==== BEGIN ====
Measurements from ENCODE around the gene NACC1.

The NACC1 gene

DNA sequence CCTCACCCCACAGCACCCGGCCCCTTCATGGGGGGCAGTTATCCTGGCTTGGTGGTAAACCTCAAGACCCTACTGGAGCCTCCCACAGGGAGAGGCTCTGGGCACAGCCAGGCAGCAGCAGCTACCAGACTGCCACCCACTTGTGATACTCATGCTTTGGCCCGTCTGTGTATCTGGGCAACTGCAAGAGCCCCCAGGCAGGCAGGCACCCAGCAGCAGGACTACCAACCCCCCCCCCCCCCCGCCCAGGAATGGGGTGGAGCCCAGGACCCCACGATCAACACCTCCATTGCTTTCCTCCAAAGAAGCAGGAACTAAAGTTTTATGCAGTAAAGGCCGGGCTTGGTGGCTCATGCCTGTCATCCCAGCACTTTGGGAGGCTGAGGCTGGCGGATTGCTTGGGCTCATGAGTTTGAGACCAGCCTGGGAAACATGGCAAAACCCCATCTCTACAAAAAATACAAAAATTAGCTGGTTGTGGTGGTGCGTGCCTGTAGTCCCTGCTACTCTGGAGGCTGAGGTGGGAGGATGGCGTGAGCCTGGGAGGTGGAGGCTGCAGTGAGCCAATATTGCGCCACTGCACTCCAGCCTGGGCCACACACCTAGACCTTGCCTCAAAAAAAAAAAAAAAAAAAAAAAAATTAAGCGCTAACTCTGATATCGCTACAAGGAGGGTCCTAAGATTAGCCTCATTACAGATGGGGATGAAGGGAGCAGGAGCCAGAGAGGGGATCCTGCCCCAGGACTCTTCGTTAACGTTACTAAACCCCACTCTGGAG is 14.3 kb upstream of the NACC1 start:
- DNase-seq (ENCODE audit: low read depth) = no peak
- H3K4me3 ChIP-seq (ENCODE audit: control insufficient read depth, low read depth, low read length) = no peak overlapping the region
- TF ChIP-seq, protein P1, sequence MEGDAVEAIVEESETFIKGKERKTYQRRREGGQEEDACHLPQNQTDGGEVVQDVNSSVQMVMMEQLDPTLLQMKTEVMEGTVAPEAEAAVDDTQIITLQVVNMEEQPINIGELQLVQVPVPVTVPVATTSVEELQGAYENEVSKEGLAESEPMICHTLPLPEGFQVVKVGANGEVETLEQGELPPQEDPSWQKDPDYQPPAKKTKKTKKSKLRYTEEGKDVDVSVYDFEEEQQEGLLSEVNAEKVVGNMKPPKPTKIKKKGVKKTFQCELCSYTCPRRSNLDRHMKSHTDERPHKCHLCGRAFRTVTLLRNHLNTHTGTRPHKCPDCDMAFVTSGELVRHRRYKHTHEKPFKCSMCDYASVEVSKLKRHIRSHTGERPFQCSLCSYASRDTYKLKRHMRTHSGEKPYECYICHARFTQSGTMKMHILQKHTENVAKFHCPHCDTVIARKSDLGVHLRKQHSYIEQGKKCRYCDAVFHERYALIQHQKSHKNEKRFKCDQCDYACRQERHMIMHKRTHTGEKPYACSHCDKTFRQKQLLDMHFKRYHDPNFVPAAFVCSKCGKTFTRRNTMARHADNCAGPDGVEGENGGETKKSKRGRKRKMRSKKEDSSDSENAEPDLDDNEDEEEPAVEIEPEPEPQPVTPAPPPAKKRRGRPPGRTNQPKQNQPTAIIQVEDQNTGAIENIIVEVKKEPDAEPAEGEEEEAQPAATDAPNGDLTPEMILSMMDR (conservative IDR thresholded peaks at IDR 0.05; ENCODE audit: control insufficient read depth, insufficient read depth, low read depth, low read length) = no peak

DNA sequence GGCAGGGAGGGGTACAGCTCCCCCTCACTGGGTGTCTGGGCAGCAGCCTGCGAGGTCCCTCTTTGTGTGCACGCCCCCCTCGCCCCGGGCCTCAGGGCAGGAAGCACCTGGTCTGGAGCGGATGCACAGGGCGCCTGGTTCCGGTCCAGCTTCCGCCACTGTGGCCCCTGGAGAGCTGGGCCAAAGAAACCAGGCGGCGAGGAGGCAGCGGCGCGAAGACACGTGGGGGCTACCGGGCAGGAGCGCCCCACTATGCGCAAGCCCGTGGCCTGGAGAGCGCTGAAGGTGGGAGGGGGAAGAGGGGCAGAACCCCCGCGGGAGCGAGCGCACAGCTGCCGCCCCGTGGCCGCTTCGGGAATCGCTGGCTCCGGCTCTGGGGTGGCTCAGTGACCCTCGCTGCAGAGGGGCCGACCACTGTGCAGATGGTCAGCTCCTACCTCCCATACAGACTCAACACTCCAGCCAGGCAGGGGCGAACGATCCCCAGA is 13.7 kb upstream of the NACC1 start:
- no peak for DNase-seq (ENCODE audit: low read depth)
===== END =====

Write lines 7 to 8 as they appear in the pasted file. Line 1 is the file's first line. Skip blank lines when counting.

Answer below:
DNA sequence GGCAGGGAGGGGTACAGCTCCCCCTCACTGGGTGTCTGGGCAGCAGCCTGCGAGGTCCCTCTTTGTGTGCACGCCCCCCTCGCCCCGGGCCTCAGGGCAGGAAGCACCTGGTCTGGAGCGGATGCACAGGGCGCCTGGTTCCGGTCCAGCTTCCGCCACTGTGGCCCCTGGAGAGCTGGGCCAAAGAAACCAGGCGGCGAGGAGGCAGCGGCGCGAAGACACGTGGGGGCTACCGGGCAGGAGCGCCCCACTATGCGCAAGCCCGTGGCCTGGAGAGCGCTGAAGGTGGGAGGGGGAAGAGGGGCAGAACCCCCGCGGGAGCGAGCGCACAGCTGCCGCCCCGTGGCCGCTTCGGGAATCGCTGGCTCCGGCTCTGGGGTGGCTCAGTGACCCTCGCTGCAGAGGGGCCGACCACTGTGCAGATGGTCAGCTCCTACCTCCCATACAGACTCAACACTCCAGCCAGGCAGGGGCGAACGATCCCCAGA is 13.7 kb upstream of the NACC1 start:
- no peak for DNase-seq (ENCODE audit: low read depth)